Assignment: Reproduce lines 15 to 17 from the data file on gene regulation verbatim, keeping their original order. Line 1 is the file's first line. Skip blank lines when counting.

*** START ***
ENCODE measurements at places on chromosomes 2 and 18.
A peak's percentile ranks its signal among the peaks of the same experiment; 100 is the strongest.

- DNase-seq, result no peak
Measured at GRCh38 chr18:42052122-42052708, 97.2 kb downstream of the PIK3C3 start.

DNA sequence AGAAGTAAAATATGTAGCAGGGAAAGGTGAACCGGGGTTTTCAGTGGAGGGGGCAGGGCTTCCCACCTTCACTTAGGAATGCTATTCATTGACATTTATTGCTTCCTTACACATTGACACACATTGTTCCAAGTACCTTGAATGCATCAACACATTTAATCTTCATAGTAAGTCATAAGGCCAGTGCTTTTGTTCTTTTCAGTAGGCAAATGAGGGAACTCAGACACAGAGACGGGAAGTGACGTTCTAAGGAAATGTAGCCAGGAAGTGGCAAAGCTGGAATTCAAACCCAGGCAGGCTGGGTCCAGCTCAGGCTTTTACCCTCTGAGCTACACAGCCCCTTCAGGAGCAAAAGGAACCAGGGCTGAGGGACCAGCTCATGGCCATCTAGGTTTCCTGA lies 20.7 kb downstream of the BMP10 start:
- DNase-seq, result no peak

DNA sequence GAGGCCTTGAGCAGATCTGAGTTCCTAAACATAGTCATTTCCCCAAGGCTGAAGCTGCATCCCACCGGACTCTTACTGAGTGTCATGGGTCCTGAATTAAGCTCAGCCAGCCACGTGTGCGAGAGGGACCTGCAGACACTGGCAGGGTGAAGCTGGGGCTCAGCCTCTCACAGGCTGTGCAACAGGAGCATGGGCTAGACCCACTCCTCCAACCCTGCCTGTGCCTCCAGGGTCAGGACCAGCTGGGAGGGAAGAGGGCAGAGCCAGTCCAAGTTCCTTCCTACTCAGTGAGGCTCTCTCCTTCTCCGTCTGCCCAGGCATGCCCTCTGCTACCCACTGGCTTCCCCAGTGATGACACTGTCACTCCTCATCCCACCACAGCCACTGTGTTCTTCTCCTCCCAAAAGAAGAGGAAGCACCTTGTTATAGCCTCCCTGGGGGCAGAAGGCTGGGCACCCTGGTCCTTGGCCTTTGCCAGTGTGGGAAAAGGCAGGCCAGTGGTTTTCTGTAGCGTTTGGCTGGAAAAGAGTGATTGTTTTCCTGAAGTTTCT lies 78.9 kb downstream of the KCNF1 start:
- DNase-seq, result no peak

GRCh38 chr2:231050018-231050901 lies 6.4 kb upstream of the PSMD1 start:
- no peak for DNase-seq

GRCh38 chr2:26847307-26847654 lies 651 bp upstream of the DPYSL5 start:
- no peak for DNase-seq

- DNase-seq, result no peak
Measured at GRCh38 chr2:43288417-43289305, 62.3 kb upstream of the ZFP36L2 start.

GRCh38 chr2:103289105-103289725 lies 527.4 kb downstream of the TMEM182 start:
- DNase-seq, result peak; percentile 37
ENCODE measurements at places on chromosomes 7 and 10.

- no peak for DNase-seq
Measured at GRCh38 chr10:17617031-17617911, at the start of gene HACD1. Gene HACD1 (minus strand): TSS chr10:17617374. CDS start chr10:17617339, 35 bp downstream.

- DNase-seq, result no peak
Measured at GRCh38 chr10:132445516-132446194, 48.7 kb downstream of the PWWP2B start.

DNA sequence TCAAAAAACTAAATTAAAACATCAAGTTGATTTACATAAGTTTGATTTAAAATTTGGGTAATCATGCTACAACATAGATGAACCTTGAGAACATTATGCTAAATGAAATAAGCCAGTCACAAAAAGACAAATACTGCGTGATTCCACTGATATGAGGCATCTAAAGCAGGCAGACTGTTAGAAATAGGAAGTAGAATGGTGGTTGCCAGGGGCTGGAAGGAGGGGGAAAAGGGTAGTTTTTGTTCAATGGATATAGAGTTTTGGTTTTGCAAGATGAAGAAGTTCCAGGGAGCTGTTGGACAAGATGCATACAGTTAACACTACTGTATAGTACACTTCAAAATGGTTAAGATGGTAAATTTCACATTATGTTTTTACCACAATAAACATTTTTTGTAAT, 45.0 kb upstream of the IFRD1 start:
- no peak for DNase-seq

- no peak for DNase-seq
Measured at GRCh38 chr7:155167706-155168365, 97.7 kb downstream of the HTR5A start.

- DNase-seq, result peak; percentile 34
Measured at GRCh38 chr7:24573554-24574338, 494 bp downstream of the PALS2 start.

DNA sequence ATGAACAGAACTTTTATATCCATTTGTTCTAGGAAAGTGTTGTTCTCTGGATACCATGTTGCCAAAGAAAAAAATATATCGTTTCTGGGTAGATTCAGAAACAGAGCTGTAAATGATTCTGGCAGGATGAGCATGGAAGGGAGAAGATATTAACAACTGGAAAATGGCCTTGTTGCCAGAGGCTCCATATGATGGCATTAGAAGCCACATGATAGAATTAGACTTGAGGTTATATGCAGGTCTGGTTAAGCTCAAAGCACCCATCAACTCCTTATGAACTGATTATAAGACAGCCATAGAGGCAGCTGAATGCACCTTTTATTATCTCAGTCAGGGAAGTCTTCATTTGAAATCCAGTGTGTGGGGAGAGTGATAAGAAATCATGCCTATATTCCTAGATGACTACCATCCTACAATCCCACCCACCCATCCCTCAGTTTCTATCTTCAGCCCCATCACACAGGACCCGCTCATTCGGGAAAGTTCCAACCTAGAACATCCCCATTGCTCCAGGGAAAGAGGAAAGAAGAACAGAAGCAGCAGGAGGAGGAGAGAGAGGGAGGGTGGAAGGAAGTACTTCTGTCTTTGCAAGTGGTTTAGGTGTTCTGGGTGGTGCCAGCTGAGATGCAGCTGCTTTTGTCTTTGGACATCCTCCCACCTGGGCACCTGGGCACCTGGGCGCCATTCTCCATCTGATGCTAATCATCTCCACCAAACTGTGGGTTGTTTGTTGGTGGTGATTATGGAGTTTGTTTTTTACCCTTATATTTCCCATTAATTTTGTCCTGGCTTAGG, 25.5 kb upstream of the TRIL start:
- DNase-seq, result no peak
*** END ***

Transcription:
GRCh38 chr2:103289105-103289725 lies 527.4 kb downstream of the TMEM182 start:
- DNase-seq, result peak; percentile 37
ENCODE measurements at places on chromosomes 7 and 10.